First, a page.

Love, books and other comedies

Heart box

Heart image courtesy of mconnors, Morguefile.

St. Valentine’s Day is coming up soon. Even if I dared to forget, my local stores keep reminding me of its approach with relentless cheery displays of hearts, cards, flowers and chocolate. And hey, you just can’t beat chocolate and flowers, right?

Maybe that’s why I’m reading a lot of books lately that combine the themes of comedy and romance. I’m working my way through Janet Evanovich’s Stephanie Plum series and am up to number seven (or I will be when it arrives at my library, at least). I love this character. She’s a hilarious walking disaster area of a bounty hunter and has three semi-relationships with handsome men such as police officer Joe Morelli, mercenary/bounty hunter Ranger and we’re-not-quite-sure-what-he-is Diesel. (Diesel appears to be a bounty hunter, but he goes after beings with supernatural powers and has supernatural abilities of his own at times.) All three are protective of Stephanie, but I think Morelli is the real relationship. So far, anyway.

My classic writer for comedy and romance, though, is Nora Roberts. Her comedy comes from her characters’ dialogue and inner thoughts, rather than the comic plot devices that Evanovich uses. Some of the Roberts characters are sassy and cynical (Eve Dallas), others are neurotic (Tia Marsh of the Three Fates trilogy and Jude Murray of the Irish trilogy) and still others use a cocky humor (Gull Curry of Chasing Fire).

I’ve also just read the book He’s Just Not That Into You by Greg Behrendt and Liz Tuccillo. I’ve been seeing clips of the movie on YouTube, so I got curious about the book that they used as the movie’s base and decided to read it. It’s good. Basically, the book’s message is that everyone deserves to be with the right person for them and if someone doesn’t treat you right, then move on.

I often think love has much comic potential. We spend so much time analyzing ourselves and our romantic interests, but the reality is simple: If someone cares about you, they do something about it and show it. Period. That’s it. You don’t have to wonder, get stressed and make interpretations of every little thing your romantic interest does or says. But it’s only human if you do, I guess. (And if we stopped doing that, Hollywood and the fashion magazines would go bust, poor people.)

Sometimes I ask married couples how they met and fell in love, and the answers I receive are fascinating. One woman saw a guy on the other side of the room at an event and thought, “That’s him. That’s the man I’m going to marry.” He felt the same way about her and now they’ve been married for years and have four kids. And then there’s the classic story of my family friends Mr. H and Mrs. H, who met during World War II when he was in prison camp in Scotland.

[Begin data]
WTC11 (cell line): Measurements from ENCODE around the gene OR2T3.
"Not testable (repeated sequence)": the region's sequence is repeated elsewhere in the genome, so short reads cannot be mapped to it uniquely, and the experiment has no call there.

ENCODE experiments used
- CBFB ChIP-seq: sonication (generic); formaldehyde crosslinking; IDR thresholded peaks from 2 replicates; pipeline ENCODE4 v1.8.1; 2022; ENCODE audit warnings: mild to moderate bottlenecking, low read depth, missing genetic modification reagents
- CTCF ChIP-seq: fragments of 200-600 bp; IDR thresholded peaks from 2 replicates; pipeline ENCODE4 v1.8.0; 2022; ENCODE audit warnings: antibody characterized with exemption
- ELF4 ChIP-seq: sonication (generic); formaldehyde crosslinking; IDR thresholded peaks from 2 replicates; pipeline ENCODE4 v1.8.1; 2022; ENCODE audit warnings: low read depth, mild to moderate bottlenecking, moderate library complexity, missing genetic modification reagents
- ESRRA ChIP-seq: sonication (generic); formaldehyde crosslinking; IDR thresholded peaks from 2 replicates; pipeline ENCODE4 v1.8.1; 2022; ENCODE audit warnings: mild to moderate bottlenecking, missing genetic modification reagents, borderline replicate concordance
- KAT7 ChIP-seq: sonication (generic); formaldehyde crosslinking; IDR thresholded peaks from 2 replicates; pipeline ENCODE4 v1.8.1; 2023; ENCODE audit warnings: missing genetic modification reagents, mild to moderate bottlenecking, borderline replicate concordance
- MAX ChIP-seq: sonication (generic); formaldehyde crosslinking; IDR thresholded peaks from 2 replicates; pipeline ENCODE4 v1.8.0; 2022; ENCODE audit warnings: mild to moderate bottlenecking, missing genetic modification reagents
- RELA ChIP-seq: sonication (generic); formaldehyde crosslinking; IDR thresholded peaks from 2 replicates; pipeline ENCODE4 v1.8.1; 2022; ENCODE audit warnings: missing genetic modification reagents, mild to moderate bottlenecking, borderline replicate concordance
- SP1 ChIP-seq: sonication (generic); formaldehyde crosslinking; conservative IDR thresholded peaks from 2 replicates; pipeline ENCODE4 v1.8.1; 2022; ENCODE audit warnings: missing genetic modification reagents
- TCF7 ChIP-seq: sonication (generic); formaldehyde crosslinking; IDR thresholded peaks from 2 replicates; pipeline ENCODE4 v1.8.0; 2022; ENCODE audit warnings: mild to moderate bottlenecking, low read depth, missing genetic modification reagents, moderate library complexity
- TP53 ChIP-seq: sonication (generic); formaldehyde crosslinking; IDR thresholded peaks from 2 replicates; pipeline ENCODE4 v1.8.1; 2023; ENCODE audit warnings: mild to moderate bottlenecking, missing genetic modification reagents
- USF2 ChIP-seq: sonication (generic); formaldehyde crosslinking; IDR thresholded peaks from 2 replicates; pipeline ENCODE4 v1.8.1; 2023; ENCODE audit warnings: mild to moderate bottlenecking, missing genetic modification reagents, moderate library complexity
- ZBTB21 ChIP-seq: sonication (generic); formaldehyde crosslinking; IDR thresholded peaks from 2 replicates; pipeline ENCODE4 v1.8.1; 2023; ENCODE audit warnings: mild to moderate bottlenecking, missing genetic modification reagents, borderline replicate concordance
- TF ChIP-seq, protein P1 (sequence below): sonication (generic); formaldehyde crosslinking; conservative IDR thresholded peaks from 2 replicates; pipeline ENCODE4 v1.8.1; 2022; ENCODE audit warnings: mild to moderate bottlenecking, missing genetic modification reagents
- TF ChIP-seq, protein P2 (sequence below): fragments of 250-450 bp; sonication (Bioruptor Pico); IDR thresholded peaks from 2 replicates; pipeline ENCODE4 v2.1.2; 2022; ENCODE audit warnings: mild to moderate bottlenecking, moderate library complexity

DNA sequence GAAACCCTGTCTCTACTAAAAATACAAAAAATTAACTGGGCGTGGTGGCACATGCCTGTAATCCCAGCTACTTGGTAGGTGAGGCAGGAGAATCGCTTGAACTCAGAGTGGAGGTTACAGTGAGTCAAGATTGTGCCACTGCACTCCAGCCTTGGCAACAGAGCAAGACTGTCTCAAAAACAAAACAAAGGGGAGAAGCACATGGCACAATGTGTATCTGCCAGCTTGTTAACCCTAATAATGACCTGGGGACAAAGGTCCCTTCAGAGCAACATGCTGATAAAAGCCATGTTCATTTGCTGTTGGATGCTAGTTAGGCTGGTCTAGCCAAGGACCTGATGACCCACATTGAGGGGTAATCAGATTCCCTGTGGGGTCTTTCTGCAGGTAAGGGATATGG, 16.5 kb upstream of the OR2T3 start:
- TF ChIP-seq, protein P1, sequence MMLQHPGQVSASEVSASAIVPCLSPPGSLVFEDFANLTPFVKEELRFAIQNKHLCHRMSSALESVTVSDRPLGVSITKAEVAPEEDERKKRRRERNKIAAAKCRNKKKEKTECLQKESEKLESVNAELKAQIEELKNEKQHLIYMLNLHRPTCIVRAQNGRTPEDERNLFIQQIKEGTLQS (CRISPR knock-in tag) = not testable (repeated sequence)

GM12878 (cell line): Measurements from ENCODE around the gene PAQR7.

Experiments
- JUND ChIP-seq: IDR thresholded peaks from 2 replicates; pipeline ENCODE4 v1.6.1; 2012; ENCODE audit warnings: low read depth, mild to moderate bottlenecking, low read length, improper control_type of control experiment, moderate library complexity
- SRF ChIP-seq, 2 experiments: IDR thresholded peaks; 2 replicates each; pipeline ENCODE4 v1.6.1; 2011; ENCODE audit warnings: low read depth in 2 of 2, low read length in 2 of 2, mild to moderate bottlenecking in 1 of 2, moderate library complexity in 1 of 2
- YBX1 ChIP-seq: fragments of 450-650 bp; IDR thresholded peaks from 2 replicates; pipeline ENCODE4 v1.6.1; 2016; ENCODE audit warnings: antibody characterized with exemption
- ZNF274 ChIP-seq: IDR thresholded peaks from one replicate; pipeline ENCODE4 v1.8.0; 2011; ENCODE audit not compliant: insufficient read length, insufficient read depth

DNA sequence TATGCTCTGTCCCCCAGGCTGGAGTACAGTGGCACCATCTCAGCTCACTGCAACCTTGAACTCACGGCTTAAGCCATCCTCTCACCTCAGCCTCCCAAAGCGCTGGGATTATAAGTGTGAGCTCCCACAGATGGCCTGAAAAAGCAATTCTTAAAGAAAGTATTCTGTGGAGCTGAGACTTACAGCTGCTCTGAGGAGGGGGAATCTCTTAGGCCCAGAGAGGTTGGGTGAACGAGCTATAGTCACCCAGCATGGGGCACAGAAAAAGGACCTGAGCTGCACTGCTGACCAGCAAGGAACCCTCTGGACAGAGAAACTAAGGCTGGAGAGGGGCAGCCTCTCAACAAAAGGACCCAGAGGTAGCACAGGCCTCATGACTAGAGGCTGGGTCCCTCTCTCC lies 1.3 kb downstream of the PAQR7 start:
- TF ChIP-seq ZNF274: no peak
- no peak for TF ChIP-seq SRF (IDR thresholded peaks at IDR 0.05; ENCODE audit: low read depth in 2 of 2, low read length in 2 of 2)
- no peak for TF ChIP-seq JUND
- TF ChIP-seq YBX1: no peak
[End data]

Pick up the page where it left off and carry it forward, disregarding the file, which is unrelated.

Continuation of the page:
Maybe there’s a book in that, too — the comic or touching ways married couples initially meet each other. Hmmmmm.

 

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12 Comments

Filed under Writing

12 responses to “Love, books and other comedies

  1. You are right about love – but we all learn the hard way

  2. I don’t think I’ve ever read anything by Nora Roberts or Janet Evanovich. I see their books everywhere, though, so I’m bound to read one eventually. I really do want to read “He’s Just Not That Into You.” It sounds fun.

  3. Hmmmmmm…sounds like a book to me!

  4. So true. Loved your post and the different ways people met at the end was intriguing. The couple who just saw each other and knew is cool.

  5. I would love to read a book about the funny or sweet stories of how married people met. That would be awesome.

  6. The proximity of Valentine’s Day to the Westminster KC dog show is its biggest recommendation. I admit that I have never celebrated this … or entirely understood the dementia over it. Maybe I’m just not a romantic, but I’m happy to celebrate lots of other holidays, birthdays, anniversaries and all the rest. Just this one is too Hallmark for me.

    I’ve been following Stephanie Plum and the gang for years. Haven’t read number 19 yet. Waiting for the Kindle price to drop a bit … but even the not so great books in the series are predictably amusing. Good light-hearted fun and then … there’s Danger Ranger … I have read various Nora Roberts’ books, some good, some not so good. She’s prolific and a bit uneven. The others I have not read, but will now put them on my list.

  7. Impybat

    I would also love a book on how married people met, since whenever I meet new people, I like to ask for their story. I met my husband while I was waitressing. I tell people it was kind of like the Blondie song “Dreaming”–
    “When I met you in the restaurant
    You could tell I was no debutante.” 😉

  8. That does sound like a good book. Truth, at least I’ve found, is way more interesting than fiction. Why? because it actually happened!

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